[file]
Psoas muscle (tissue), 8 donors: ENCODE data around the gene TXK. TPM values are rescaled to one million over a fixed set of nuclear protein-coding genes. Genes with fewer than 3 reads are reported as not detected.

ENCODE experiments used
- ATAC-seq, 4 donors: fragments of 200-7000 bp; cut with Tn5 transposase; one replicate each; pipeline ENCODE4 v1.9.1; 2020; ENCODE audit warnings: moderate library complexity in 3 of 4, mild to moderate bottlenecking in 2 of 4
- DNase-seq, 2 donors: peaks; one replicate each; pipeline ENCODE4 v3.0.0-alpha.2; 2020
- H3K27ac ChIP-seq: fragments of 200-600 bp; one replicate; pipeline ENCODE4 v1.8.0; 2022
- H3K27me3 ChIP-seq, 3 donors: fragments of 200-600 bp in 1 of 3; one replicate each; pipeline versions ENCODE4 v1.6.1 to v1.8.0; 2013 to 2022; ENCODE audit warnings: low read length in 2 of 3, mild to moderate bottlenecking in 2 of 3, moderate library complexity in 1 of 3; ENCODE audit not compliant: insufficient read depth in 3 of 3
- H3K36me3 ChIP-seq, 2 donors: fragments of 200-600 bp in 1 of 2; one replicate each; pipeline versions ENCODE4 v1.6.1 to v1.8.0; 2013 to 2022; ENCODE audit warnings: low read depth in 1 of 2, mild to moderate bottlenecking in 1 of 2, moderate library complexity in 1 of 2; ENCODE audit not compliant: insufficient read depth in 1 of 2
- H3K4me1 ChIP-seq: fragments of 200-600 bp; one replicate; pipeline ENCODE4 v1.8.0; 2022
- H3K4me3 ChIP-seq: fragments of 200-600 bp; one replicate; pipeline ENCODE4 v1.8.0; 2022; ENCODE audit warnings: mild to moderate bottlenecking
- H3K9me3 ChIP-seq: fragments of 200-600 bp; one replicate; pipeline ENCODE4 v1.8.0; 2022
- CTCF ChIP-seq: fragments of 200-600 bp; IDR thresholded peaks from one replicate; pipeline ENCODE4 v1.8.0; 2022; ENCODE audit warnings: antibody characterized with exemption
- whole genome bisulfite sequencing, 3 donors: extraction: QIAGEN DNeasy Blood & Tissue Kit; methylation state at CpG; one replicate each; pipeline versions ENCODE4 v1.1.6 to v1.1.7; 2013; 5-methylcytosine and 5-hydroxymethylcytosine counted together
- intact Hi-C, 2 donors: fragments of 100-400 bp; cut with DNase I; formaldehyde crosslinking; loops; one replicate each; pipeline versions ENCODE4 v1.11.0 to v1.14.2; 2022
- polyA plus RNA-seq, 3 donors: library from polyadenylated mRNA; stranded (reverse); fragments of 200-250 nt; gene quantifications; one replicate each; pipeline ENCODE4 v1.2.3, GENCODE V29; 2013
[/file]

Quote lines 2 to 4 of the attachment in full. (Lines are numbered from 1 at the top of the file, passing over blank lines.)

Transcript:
ENCODE experiments used
- ATAC-seq, 4 donors: fragments of 200-7000 bp; cut with Tn5 transposase; one replicate each; pipeline ENCODE4 v1.9.1; 2020; ENCODE audit warnings: moderate library complexity in 3 of 4, mild to moderate bottlenecking in 2 of 4
- DNase-seq, 2 donors: peaks; one replicate each; pipeline ENCODE4 v3.0.0-alpha.2; 2020